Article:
The emergency test sent to wireless phones on Wednesday will read, "THIS IS A TEST of the National Wireless Emergency Alert System. No action is needed." Photo courtesy FEMA
Aug. 11 (UPI) -- Americans nationwide will receive a government test alert on Wednesday from two systems designed to transmit critical information during an emergency.
The Federal Emergency Management Agency will send test alerts for the Emergency Alert System and Wireless Emergency Alert System.
Officials said the alerts will go out at 2:20 p.m. EDT and each will last for about a minute.
FEMA regularly tests its public alert and warning systems to assess the operational readiness of supporting infrastructure. They are designed to identify technological and administrative improvements that are needed.
During the test, radios and televisions nationwide may interrupt normal programming to play the message, which is given in English and Spanish in certain locations.
The EAS message will say, "This is a test of the National Emergency Alert System. This system was developed by broadcast and cable operators in voluntary cooperation with the Federal Emergency Management Agency, the Federal Communications Commission and local authorities to keep you informed in the event of an emergency. If this had been an actual emergency an official message would have followed the tone alert you heard at the start of this message. No action is required."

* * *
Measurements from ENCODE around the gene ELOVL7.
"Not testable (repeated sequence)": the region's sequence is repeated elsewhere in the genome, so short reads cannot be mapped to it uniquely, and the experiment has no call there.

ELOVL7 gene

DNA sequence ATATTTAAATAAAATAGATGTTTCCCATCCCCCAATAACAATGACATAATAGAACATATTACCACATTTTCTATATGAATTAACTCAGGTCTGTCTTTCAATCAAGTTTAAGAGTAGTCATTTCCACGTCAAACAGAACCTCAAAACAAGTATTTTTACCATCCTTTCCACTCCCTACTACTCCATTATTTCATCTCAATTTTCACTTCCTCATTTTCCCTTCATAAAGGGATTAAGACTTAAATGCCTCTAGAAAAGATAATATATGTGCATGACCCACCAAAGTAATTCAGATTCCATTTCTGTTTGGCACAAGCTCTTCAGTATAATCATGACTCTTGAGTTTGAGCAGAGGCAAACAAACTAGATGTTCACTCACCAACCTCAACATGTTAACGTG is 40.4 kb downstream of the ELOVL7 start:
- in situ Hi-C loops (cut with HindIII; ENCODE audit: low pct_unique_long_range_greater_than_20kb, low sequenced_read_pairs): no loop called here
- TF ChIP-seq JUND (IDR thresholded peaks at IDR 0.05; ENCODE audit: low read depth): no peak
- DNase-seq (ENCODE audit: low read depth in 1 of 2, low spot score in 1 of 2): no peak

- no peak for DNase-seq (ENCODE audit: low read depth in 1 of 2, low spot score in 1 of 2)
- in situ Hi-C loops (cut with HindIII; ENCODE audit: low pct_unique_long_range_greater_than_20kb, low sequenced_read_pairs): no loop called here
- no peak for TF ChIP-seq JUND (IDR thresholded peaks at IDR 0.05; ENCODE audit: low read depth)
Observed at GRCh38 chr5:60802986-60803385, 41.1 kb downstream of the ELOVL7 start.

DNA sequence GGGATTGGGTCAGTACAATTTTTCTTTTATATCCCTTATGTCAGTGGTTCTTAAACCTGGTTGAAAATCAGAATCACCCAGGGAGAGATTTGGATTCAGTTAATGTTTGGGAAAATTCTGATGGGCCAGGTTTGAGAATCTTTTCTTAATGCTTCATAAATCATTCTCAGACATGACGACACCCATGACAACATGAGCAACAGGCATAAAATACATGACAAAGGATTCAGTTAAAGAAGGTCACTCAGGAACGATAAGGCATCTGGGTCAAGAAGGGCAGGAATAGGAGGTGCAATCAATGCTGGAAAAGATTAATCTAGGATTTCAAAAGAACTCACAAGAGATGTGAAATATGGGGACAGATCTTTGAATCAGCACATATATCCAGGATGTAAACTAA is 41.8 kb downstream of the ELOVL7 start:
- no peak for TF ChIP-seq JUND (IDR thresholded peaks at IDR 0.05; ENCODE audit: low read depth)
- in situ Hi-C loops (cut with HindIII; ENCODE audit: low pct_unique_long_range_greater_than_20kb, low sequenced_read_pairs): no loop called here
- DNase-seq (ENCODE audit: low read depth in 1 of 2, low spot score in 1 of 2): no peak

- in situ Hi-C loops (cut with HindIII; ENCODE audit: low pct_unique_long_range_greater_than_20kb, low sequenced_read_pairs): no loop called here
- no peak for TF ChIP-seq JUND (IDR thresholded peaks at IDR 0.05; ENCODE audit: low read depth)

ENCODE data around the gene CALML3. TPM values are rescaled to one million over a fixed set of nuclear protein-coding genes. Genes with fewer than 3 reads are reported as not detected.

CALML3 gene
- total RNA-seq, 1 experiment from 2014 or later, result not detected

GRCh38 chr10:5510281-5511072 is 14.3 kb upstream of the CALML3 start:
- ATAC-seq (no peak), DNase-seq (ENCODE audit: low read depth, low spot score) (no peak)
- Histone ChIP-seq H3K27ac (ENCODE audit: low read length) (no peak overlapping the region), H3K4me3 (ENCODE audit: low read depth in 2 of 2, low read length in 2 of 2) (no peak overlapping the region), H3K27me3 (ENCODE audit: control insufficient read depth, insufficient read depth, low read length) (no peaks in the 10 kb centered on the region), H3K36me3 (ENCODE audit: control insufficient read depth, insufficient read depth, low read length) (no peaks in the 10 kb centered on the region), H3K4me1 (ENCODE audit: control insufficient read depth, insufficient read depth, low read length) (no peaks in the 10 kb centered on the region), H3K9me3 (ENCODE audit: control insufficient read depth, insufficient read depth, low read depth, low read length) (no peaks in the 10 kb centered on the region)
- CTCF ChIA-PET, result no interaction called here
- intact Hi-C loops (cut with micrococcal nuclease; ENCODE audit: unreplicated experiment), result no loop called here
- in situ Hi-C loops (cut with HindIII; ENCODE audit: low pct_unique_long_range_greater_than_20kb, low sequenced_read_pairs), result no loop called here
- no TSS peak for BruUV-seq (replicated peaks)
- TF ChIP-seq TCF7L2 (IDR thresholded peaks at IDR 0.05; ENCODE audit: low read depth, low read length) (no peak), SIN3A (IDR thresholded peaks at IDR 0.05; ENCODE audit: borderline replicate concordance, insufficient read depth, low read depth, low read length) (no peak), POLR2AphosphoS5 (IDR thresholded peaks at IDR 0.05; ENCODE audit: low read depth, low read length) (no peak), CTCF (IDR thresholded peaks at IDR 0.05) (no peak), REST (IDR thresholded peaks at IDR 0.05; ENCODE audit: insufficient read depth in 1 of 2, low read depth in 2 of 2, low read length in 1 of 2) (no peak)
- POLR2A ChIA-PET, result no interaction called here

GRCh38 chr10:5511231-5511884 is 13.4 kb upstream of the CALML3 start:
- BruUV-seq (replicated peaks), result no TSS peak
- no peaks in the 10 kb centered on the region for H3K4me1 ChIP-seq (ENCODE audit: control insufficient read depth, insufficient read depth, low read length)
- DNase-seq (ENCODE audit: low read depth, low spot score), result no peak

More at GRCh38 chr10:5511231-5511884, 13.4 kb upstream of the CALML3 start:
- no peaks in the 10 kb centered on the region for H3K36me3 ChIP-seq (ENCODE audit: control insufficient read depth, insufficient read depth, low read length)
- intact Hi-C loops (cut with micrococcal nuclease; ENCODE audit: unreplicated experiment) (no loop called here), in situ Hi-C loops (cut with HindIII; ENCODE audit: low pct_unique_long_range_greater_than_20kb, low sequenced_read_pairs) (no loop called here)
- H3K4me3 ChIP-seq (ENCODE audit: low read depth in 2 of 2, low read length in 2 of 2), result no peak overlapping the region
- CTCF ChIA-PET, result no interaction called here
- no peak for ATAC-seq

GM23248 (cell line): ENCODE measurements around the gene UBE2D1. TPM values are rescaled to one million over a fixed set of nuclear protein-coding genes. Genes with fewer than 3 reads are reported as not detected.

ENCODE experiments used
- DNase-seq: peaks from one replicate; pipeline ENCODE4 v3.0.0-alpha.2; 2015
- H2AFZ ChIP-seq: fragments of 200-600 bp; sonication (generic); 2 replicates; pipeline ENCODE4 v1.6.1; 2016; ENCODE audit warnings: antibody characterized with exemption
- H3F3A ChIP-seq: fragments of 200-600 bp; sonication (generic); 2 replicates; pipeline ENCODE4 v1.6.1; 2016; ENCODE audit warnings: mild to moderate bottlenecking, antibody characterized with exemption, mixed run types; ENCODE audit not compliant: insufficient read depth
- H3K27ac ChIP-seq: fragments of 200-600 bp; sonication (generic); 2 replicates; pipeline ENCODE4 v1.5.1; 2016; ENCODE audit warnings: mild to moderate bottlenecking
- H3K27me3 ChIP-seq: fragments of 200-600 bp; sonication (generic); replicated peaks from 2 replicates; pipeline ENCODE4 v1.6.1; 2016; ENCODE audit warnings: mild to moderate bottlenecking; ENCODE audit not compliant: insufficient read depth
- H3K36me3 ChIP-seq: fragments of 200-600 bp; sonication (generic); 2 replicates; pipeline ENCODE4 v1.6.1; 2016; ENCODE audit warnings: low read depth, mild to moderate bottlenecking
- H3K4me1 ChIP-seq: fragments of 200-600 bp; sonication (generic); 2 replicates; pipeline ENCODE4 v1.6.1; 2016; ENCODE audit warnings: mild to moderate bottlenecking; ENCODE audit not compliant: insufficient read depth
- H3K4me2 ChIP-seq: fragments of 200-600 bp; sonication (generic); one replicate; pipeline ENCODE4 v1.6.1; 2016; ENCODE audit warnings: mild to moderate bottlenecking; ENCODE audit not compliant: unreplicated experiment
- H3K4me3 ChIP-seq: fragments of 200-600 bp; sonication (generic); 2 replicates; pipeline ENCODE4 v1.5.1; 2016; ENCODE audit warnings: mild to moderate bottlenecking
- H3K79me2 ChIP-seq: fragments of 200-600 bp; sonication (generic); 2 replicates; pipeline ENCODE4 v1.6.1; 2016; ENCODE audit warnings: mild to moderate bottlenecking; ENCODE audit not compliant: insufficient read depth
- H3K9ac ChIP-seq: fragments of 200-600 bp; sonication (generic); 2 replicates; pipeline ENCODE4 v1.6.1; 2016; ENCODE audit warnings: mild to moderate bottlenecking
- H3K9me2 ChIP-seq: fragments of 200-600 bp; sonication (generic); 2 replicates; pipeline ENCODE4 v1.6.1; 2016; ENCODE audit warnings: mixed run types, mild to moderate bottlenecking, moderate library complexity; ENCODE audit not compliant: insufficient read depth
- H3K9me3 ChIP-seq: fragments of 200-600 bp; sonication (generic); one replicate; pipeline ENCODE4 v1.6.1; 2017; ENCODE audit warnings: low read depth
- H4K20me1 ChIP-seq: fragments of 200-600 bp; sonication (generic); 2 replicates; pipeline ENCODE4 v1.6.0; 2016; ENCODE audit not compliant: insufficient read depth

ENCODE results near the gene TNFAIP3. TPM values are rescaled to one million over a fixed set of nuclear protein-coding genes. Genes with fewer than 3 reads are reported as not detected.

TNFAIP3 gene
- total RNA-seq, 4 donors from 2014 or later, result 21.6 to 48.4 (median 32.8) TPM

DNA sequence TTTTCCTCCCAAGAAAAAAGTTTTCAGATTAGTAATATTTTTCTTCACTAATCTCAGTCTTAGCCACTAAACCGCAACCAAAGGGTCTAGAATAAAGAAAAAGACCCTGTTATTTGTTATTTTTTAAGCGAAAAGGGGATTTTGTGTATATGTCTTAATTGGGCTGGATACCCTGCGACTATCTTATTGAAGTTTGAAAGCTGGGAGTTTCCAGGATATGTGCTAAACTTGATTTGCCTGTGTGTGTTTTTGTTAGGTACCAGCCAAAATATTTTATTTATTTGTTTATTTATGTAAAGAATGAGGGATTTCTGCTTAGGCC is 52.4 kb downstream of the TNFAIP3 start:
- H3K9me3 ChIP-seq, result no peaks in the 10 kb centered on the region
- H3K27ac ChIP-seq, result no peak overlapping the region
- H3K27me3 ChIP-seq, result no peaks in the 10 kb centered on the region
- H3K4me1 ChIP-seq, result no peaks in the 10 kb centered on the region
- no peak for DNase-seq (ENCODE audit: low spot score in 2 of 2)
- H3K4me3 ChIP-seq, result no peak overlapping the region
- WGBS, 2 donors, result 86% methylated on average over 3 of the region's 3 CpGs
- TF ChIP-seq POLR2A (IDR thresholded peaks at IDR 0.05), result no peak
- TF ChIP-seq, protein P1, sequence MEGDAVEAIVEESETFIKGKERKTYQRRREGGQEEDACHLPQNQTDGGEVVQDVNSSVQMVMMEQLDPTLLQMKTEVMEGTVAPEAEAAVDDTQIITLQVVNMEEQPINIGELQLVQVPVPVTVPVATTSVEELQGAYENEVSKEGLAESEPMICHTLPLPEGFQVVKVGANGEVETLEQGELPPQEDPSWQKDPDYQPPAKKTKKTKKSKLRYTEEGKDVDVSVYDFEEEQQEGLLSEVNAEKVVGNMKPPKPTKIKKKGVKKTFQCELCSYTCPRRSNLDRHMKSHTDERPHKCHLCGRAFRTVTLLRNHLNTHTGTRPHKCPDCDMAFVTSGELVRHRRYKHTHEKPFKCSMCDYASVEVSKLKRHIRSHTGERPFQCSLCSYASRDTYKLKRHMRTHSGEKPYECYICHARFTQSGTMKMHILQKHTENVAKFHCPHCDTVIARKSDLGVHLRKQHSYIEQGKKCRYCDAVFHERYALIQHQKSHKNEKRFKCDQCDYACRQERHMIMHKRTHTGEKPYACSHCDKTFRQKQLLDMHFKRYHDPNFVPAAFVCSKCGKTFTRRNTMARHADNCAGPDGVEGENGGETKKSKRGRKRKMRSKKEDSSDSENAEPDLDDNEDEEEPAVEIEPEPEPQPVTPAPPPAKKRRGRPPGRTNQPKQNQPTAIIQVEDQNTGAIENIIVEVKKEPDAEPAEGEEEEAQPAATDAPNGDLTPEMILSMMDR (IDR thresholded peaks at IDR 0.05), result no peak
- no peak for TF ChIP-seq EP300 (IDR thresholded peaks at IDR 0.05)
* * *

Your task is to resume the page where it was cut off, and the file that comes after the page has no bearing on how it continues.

The message sent to wireless phones will read, "THIS IS A TEST of the National Wireless Emergency Alert System. No action is needed."
FEMA said the wireless test will be sent to cellphone owners who have opted in to receive them.
FEMA said it's partnering with the Federal Communications Commission for the tests and other federal agencies -- including the National Weather Service, emergency management officials in New York City, Los Angeles and several other municipalities -- will assess their performance.
The EAS was launched in 1997 to replace the Emergency Broadcast System and is often used regionally to inform residents about emergencies like AMBER Alerts and weather-related events. The Wireless Emergency Alert System was established by Congress in the mid-2000s.